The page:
The United States threw its support behind Yemen's Abed Rabbo Mansour Hadi on Monday, with an American envoy referring to the contested president as the country's "legitimate" leader.
A visit by U.S. Ambassador Matthew Tueller to the southern Yemeni city of Aden, where Hadi set up base after Houthi rebels held him under house arrest in the capital and forced his resignation, was their first public meeting since Washington closed its embassy last month in Sana'a.
A militia takeover in the capital that brewed for months culminated with a claim to power by Houthi leadership in January.
U.S. State Department spokeswoman Jen Psaki said the United States will "continue engaging Yemenis and the international community to support Yemen’s political transition," which is guided by several internationally-brokered agreements.
Hadi came to power in 2012, the result of a hand-over of power from long-time leader Ali Abdullah Saleh under the Gulf Cooperation Council Initiative.
The United Nations Security Council has also backed Hadi as Yemen's legitimate president since the attempted Houthi ouster that has politically crippled the country. Multiple UN-mediated peace talks have failed to reconcile the rebel militia's political ambitions with the recognized government.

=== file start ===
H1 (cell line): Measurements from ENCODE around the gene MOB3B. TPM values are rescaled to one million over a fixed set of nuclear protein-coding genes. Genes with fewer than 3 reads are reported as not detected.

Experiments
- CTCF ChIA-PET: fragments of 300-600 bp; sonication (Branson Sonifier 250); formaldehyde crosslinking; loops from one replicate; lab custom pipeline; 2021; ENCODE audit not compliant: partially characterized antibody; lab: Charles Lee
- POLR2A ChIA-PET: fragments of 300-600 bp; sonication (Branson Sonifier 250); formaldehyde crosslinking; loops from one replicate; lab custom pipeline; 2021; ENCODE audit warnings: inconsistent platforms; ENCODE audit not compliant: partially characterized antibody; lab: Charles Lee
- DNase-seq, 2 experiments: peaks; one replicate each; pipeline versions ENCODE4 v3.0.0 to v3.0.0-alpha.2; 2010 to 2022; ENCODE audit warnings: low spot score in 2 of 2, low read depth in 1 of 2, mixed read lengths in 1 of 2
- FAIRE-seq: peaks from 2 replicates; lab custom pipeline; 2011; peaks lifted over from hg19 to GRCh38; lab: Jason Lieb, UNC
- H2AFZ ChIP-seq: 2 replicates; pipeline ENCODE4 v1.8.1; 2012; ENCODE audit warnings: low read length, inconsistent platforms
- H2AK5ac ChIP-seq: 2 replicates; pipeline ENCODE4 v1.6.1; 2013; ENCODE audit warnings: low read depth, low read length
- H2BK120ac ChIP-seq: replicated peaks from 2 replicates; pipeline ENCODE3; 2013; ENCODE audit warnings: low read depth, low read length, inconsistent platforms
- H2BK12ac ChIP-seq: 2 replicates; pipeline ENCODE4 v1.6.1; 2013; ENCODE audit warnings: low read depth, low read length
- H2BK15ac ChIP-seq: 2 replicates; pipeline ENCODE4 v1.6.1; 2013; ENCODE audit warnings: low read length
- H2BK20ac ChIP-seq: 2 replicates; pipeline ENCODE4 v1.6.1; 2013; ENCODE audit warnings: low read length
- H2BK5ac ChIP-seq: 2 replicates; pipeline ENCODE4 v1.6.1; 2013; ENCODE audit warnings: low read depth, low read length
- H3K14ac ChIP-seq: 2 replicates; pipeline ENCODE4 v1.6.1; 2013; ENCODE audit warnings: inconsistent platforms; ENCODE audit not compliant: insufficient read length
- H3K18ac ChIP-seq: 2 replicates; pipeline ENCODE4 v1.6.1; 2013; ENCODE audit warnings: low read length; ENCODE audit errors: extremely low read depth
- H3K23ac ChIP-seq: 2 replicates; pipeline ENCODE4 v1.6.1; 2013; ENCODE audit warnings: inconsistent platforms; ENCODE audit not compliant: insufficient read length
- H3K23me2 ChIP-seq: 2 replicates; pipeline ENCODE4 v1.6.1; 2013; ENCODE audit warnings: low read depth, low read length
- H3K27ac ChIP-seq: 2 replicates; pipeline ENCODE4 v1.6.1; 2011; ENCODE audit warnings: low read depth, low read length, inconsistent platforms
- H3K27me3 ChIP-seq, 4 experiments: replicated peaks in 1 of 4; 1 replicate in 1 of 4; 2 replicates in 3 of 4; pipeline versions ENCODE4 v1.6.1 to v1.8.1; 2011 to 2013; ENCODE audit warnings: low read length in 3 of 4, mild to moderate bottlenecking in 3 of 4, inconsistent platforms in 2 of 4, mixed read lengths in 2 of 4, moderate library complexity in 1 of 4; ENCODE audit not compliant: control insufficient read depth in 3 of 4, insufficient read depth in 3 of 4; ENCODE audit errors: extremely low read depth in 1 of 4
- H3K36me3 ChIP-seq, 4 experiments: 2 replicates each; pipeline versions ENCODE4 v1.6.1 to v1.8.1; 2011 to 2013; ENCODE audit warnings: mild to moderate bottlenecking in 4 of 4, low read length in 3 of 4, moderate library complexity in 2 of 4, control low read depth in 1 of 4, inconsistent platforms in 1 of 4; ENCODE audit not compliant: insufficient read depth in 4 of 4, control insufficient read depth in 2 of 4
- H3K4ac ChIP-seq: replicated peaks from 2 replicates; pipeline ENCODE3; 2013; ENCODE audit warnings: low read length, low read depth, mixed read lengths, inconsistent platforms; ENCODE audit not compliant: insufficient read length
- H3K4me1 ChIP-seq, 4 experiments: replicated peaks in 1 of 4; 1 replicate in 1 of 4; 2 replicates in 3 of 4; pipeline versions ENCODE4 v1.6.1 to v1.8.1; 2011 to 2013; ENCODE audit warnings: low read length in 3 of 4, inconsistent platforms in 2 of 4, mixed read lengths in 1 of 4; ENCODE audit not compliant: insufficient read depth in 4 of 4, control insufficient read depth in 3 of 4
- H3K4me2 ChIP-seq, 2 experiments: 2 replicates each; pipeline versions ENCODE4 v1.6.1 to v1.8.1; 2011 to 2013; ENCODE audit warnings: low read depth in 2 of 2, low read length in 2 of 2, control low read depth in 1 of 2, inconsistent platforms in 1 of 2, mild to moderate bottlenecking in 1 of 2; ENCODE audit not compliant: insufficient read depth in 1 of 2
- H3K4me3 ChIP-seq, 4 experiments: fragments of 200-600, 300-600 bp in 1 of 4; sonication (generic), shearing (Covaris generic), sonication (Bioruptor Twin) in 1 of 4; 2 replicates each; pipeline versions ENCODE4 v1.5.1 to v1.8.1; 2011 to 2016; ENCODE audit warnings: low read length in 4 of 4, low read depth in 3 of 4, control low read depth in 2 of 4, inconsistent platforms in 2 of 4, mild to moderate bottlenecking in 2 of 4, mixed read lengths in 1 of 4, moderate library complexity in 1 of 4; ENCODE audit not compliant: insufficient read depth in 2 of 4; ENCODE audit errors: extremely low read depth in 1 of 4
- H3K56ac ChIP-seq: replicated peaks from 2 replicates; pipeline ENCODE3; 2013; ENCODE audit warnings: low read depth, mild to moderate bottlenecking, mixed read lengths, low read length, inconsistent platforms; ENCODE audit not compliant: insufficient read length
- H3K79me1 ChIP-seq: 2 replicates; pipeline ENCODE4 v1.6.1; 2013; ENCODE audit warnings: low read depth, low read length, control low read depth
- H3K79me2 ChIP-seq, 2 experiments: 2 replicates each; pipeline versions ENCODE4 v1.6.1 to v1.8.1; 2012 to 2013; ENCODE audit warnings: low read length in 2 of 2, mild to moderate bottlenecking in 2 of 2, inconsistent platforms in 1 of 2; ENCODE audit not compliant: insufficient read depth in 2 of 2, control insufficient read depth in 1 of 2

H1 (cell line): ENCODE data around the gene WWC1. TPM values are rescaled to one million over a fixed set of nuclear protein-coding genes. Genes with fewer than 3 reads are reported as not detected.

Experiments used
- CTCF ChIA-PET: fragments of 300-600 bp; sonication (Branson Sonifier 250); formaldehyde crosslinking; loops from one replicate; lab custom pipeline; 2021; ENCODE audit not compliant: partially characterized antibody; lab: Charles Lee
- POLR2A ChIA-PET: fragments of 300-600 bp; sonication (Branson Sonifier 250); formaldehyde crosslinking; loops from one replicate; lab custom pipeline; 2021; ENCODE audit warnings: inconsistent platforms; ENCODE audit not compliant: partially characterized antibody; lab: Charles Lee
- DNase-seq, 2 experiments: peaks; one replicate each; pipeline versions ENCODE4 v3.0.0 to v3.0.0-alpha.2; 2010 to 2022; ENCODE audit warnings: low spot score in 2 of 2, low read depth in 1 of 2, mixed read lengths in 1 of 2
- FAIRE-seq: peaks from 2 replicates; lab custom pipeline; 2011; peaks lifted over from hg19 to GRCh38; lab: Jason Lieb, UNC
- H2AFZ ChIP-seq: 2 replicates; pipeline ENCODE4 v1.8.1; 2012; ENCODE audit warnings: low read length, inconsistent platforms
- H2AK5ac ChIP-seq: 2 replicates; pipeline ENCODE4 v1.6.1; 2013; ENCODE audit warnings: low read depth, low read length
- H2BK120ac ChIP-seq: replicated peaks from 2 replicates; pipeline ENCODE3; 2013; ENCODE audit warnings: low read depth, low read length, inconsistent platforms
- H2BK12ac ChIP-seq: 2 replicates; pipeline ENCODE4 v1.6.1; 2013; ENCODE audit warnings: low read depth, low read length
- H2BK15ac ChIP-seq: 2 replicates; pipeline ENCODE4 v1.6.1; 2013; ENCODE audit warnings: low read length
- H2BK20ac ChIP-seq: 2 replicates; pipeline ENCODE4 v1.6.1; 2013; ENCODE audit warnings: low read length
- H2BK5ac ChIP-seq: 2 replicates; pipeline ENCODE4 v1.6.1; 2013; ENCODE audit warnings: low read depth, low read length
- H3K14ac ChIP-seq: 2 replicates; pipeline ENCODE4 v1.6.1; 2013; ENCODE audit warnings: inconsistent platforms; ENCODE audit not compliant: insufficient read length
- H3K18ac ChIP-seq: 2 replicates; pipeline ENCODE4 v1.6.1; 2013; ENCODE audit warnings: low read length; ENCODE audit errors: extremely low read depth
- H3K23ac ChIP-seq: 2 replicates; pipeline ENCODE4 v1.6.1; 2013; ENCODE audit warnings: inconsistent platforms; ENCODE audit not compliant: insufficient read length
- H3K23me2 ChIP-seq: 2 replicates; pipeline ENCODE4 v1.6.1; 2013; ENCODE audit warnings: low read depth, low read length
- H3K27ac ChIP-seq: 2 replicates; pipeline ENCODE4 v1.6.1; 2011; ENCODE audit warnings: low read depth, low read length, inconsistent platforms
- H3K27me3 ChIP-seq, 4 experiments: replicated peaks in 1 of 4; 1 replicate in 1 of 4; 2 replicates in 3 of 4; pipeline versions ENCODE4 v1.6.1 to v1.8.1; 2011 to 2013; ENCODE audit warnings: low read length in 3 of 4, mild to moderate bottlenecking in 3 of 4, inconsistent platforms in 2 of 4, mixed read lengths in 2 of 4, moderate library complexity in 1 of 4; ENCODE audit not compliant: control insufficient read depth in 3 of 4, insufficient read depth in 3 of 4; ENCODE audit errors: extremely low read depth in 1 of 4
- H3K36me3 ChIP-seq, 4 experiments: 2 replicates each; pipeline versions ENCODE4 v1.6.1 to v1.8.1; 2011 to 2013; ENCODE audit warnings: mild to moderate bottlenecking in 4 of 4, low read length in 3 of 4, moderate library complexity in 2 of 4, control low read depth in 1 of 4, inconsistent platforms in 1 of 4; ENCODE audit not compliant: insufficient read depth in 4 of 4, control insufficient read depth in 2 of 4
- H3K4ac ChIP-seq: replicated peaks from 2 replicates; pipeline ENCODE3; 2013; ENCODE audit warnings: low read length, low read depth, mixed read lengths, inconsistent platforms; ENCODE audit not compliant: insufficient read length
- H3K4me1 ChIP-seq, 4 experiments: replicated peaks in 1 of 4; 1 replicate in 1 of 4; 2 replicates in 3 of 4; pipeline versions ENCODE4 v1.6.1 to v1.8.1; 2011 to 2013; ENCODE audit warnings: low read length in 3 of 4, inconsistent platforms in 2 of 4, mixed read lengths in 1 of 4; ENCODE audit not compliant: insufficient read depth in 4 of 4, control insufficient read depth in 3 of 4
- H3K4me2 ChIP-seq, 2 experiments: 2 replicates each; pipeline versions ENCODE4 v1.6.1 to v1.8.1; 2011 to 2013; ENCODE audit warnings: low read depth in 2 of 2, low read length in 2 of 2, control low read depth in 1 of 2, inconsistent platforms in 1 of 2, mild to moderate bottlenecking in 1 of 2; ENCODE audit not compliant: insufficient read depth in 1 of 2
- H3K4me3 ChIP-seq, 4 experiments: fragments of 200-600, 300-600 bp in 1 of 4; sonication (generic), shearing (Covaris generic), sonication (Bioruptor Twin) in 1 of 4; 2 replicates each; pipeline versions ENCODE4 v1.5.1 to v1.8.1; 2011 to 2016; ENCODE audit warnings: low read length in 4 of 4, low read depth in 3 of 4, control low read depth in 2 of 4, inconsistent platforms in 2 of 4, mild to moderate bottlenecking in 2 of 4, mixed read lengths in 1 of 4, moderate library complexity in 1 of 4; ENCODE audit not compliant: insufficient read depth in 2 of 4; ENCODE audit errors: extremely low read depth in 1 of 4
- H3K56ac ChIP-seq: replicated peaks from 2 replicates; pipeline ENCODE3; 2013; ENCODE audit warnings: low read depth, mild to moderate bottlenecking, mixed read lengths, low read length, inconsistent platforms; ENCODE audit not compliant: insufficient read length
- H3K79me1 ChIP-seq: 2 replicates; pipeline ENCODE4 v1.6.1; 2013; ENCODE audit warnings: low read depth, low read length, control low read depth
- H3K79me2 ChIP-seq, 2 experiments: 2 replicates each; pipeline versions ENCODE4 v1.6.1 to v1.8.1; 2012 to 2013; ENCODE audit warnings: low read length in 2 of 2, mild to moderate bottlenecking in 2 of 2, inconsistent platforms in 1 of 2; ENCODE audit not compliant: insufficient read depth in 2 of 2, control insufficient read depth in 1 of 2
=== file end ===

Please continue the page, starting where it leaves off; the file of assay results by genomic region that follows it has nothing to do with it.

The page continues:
The Houthis again raised long-standing questions this week about the extent of their relationship with Iran, as group leaders signed off on an agreement to establish regular flights between Tehran and rebel-controlled Sana'a.
Yemen experts have told VOA that despite the characterization of the Houthis as a Shi'ite group in a majority Sunni country, the militia's agenda is a political one, not religious.
VOA correspondent Pamela Dockins contributed to this report.